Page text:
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Hokkaido Broadcasting Co., Ltd.
Native name
Hokkaido Hōsō Kabushiki-gaisha
Company typeKabushiki gaisha
FoundedSapporo, Hokkaido, Japan (November 30, 1951; 72 years ago (1951-11-30))
Headquarters5-2, Kita 1 Jonishi, Chuo Ward, Sapporo City, Hokkaido
Key people
Naoki Katsuta
(President and CEO)
Taku Watanabe
(Chairman and Representative Director)
AffiliationsJapan News Network
OwnerHokkaido Broadcasting Co., Ltd.
FoundedNovember 30, 1951
First air date
April 1, 1957
Former call signs
JOHR-TV (1957–2011)
Former channel number(s)
1 (analog VHF, 1957–2011)
NTV (April 1, 1957 – December 30, 1959)
NET/ANN (August 1, 1959 – March 30, 1975)
Call sign meaning
JO Hokkaido Radio
Technical information
Licensing authority
Translator(s)22 (Abashiri)
19 (Asahikawa)
17 (Hakodate)
45 (Kushiro)
22 (Muroran)
19 (Obihiro)

Hokkaido Broadcasting Co., Ltd (北海道放送株式会社, Hokkaido Hōsō Kabushiki-gaisha), also known as HBC, is a Japanese broadcast network affiliated with the Japan News Network (JNN). Their headquarters are located in Hokkaidō.

HBC was established on November 30, 1951; radio broadcasts officially commenced on March 10, 1952 and TV broadcasts commenced on April 1, 1957, as the first commercial television station in Hokkaido.


After the passage of the Three Radio Acts (Radio Act, Broadcasting Act, and Act on the Establishment of Radio Supervisory Board) in 1950, there was a movement to apply for the establishment of private broadcasting in Hokkaido. On April 21, 1951, Hokkaido Broadcasting was granted the preparatory license and became one of the first 16 private broadcasters to receive a broadcasting license.[2]: 32  On November 30 of the same year, Hokkaido Broadcasting was officially registered as a company with its headquarters in the Daimaru Building (which was the headquarters for the wholesale company, Daimaru Corporation).[2]: 34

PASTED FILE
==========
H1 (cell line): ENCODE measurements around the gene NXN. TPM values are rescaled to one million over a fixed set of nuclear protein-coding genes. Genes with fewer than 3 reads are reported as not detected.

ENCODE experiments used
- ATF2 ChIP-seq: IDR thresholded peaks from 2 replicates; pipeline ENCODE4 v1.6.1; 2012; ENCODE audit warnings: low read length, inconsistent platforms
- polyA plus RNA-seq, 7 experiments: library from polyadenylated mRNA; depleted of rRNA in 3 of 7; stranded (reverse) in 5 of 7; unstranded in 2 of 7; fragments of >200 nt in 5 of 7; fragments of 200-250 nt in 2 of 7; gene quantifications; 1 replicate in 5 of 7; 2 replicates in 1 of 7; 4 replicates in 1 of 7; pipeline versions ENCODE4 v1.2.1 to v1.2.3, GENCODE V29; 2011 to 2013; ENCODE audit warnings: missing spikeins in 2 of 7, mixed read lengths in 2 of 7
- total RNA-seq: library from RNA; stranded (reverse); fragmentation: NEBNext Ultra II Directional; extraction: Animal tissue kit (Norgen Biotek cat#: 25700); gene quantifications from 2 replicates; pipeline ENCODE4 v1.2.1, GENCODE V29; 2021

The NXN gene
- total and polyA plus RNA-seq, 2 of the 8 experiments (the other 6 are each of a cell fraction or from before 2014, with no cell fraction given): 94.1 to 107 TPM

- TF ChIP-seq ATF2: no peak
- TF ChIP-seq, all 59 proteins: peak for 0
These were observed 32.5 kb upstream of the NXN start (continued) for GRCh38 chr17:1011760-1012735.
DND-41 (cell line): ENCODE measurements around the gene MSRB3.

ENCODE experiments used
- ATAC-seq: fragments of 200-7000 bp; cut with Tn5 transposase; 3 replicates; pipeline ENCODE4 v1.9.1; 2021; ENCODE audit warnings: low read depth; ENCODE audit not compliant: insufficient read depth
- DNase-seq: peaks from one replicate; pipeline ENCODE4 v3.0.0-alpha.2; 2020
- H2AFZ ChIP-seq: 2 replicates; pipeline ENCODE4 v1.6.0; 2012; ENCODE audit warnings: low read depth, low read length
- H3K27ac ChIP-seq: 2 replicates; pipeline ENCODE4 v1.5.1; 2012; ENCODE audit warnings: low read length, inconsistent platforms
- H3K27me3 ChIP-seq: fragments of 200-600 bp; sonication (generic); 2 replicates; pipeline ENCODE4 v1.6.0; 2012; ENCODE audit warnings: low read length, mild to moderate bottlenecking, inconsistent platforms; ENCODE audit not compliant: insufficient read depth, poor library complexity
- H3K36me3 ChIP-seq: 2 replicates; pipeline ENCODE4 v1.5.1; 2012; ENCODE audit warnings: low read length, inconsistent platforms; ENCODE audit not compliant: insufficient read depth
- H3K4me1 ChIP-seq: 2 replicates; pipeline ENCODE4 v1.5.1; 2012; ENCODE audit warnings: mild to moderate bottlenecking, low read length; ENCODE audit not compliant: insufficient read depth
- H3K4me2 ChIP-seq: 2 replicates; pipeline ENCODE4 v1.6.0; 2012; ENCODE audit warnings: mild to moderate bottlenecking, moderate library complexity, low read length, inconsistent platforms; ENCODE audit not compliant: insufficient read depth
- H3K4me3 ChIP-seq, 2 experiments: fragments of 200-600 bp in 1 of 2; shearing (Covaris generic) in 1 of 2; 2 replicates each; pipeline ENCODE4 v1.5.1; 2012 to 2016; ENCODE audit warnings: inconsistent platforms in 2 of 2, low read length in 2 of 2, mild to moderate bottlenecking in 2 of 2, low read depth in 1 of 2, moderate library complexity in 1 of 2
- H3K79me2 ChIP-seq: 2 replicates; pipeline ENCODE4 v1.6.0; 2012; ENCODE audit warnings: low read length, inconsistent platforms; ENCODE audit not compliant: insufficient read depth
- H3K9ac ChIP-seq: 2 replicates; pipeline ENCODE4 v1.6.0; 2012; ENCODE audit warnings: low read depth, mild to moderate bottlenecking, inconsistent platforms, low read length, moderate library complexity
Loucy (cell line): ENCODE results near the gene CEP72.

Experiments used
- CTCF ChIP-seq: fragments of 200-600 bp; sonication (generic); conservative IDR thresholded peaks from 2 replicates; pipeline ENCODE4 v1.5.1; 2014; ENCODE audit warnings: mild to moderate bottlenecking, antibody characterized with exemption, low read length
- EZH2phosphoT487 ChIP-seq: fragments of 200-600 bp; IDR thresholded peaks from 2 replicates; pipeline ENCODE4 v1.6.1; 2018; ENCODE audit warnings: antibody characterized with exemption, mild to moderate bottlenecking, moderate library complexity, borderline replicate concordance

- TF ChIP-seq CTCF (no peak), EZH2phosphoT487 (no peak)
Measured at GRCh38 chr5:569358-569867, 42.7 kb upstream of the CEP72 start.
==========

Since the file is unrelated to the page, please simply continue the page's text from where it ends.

On March 10 of the following year, HBC started radio broadcasting operating for at least 16 hours every day (06:00 to 22:30).[2]: 38 

In 1953, Hokkaido Broadcasting began to apply for a TV broadcasting license.[2]: 50  In July 1954, Hokkaido Broadcasting tried to broadcast TV signals at the Hokuto Expo held in Hakodate City, becoming the second private TV station in Japan to broadcast TV signals.[2]: 56  In the following year, Hokkaido Broadcasting also launched experimental TV broadcasting in Sapporo.[2]: 58  In October 1956, the technicians of Hokkaido Broadcasting went to China to participate in the Japanese product exhibition held in Beijing, and conducted a three-week experimental TV broadcast in China.[2]: 58  At the same time, Hokkaido Broadcasting decided not to participate in the construction of the Sapporo TV tower led by NHK , but to build a signal transmission tower on the top of Mount Teine.[2]: 51  On November 29, 1956, Hokkaido Broadcasting obtained a TV preparatory license.[2]: 59  The next day, Hokkaido Broadcasting completed the 36-meter-high iron tower built on the top of Mount Teine, which gave Hokkaido Broadcasting the largest single-signal station TV signal coverage in Japan at that time.[2]: 52  At that time, the U.S. military stationed in Japan returned the right to use VHF channels 1 and 2. Hokkaido Broadcasting hoped to obtain channel 1, but NHK strongly opposed it. NHK believed that private TV stations should not use a channel number smaller than NHK (NHK was channel 3), and Hokkaido Broadcasting should use channel 4 instead.[2]: 55  At Hokkaido Broadcasting's insistence, the postal ministry agreed to Hokkaido Broadcasting's use of channel 1.[2]: 59–60  On March 1, 1957, Hokkaido Broadcasting began to broadcast test signals, and obtained a formal license on March 15.[2]: 60  Relying on the height advantage of the Teineyama signal transmitting station, Hokkaido Broadcasting can cover about 90% of Hokkaido's area when it starts broadcasting.[2]: 60  On March 23, Hokkaido Broadcasting began a trial broadcast.[2]: 60